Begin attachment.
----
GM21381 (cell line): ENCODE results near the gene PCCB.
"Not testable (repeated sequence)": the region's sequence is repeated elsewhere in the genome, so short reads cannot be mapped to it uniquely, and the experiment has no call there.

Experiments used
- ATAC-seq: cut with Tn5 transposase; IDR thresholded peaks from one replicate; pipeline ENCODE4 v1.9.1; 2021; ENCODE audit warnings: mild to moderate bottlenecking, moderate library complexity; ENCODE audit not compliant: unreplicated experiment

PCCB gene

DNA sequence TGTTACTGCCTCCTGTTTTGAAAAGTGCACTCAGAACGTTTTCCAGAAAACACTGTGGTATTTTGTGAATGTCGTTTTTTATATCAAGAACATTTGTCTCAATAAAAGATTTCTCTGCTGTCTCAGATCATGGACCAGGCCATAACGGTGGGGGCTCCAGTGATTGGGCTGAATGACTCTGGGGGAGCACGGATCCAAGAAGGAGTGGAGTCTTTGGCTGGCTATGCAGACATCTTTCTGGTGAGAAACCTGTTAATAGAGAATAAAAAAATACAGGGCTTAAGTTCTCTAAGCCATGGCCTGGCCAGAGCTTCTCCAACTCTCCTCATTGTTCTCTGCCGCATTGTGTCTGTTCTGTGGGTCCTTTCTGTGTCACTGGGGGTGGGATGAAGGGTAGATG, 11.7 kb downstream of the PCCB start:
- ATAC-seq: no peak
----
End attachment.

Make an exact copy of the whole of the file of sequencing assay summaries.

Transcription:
GM21381 (cell line): ENCODE results near the gene PCCB.
"Not testable (repeated sequence)": the region's sequence is repeated elsewhere in the genome, so short reads cannot be mapped to it uniquely, and the experiment has no call there.

Experiments used
- ATAC-seq: cut with Tn5 transposase; IDR thresholded peaks from one replicate; pipeline ENCODE4 v1.9.1; 2021; ENCODE audit warnings: mild to moderate bottlenecking, moderate library complexity; ENCODE audit not compliant: unreplicated experiment

PCCB gene

DNA sequence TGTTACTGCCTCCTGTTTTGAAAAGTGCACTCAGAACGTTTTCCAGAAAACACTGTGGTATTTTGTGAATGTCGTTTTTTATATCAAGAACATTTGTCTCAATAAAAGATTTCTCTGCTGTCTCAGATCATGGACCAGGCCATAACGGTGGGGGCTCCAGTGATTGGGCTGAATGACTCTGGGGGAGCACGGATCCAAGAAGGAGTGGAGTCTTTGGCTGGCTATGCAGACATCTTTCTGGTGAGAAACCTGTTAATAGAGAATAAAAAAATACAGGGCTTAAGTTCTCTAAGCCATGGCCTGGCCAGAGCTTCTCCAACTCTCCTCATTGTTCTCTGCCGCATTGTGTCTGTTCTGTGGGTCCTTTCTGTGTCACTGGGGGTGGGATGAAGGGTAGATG, 11.7 kb downstream of the PCCB start:
- ATAC-seq: no peak